• synonyms


or ga·vot

  1. an old French dance in moderately quick quadruple meter.
  2. a piece of music for, or in the rhythm of, this dance, often forming one of the movements in the classical suite, usually following the saraband.
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Origin of gavotte

1690–1700; < French < Provençal gavoto a mountaineer of Provence, a dance of such mountaineers, apparently derivative of gava bird's crop (probably < pre-Latin *gaba throat, crop, goiter), alluding to the prevalence of goiter among the mountaineers
Dictionary.com Unabridged Based on the Random House Unabridged Dictionary, © Random House, Inc. 2018

Examples from the Web for gavotte

Historical Examples of gavotte

  • She drummed with one hand, then with both, at a gavotte on the rack before her.

    The Daughter of a Magnate

    Frank H. Spearman

  • The string band struck the preliminary cords of the gavotte.

    The Elusive Pimpernel

    Baroness Emmuska Orczy

  • In the intervals of his school work he composed a Gavotte which had a quaint origin.

    Musical Criticisms

    Arthur Johnstone

  • Miss Kennedy played a gavotte, and then another, and then a sonata.

  • After breakfast I had a last practice with him and Lecomte for the gavotte.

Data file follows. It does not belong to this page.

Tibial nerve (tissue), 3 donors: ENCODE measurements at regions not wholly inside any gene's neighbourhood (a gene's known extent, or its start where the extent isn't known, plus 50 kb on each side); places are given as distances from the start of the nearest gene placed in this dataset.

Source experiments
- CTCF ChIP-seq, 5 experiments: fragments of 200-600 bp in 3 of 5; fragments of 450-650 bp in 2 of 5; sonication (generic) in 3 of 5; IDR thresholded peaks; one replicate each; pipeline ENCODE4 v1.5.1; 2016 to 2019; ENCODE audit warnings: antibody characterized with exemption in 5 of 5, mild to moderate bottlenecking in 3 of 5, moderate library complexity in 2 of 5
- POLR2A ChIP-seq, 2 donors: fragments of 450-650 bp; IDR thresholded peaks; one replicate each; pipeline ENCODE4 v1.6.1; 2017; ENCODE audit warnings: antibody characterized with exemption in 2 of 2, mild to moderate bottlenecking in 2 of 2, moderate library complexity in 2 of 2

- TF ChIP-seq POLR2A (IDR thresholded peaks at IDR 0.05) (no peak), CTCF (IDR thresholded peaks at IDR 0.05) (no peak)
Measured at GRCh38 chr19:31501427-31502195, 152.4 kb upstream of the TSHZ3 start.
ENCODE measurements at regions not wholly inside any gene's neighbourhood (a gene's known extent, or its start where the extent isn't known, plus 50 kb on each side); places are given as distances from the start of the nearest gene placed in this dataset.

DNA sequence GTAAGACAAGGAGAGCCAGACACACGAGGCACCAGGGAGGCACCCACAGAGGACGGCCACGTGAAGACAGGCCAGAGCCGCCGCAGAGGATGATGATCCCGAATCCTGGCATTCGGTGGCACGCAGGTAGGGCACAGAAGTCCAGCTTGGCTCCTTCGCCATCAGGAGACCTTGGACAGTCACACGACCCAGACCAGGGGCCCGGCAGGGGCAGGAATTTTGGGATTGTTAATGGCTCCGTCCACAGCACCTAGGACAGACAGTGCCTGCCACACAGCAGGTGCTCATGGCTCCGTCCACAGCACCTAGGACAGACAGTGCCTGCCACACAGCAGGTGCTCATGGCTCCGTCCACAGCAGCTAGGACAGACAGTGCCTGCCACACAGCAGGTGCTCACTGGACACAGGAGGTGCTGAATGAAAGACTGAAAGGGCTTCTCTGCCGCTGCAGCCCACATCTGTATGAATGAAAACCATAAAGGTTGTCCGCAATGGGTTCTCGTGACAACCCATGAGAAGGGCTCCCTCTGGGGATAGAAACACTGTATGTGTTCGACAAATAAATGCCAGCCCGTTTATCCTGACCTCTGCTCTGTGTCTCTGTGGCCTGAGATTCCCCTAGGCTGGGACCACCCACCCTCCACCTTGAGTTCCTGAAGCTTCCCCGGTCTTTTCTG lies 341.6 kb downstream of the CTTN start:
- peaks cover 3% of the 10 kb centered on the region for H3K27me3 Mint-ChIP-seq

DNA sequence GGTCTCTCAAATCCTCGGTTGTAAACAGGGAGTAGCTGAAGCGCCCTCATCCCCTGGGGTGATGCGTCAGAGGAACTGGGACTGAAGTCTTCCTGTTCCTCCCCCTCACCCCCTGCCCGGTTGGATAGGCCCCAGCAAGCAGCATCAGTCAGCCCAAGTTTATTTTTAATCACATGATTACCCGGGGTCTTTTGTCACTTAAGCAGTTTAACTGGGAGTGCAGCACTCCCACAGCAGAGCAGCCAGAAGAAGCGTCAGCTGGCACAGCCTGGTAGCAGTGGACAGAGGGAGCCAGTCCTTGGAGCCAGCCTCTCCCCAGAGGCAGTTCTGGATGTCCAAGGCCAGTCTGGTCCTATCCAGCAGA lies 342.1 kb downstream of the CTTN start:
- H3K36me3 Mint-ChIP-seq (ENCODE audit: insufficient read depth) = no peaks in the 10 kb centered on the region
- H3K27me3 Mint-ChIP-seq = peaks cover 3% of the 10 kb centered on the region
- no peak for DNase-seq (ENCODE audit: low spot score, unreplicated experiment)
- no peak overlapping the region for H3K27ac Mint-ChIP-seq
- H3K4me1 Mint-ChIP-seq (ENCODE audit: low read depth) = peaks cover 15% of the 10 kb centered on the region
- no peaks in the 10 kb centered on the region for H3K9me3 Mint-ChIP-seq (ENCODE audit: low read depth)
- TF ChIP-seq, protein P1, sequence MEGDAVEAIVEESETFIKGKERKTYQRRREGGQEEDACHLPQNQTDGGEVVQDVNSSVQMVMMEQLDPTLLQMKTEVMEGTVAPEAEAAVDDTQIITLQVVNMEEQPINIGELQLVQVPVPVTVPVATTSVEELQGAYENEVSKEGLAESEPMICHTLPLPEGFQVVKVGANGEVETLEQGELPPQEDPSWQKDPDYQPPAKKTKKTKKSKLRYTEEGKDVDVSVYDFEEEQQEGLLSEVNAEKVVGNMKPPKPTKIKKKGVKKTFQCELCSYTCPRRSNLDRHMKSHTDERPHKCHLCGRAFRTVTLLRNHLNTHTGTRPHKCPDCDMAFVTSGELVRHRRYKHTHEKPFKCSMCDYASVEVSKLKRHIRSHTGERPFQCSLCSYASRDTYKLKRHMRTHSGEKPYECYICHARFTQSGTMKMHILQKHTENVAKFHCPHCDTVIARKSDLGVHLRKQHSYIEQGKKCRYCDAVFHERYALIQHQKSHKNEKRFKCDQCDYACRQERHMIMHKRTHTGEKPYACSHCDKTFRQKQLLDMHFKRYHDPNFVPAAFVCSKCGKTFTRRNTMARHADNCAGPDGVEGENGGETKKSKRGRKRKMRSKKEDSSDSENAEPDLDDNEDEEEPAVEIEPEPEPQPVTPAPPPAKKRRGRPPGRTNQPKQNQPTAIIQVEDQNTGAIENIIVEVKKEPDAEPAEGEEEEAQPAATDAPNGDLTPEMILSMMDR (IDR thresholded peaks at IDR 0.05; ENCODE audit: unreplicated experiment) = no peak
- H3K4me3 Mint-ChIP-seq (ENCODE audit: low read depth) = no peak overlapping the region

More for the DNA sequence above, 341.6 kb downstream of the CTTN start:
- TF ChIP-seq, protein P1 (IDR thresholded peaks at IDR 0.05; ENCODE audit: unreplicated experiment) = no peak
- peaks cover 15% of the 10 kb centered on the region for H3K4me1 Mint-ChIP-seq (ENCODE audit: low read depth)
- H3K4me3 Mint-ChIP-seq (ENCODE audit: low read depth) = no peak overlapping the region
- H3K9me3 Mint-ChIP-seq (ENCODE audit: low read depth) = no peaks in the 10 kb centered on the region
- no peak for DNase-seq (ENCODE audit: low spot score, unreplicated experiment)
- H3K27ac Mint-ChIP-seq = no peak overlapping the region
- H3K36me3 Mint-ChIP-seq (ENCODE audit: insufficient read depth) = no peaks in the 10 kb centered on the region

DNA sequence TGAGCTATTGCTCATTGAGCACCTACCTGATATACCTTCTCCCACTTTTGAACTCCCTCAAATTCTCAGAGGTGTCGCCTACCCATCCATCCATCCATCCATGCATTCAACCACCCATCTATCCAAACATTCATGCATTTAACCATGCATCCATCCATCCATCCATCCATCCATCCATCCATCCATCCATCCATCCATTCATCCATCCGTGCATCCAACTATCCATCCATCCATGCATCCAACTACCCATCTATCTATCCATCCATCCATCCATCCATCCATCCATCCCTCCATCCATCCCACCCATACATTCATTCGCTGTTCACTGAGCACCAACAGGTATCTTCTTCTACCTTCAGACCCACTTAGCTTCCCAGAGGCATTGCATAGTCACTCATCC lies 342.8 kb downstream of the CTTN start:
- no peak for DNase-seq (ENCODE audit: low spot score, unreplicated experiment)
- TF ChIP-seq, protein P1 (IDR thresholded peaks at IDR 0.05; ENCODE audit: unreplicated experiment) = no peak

Letters of a Diplomat's Wife

    Mary King Waddington

British Dictionary definitions for gavotte



  1. an old formal dance in quadruple time
  2. a piece of music composed for or in the rhythm of this dance
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Word Origin for gavotte

C17: from French, from Provençal gavoto, from gavot mountaineer, dweller in the Alps (where the dance originated), from gava goitre (widespread in the Alps), from Old Latin gaba (unattested) throat
Collins English Dictionary - Complete & Unabridged 2012 Digital Edition © William Collins Sons & Co. Ltd. 1979, 1986 © HarperCollins Publishers 1998, 2000, 2003, 2005, 2006, 2007, 2009, 2012

Word Origin and History for gavotte


lively dance, 1690s, from French gavotte (17c.), from Old Provençal gavoto "mountaineer's dance," from gavot, a local name for an Alpine resident, literally "boor, glutton," from gaver "to stuff, force-feed poultry," from Old Provençal gava "crop." From the same source is French gavache "coward, dastard."

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Online Etymology Dictionary, © 2010 Douglas Harper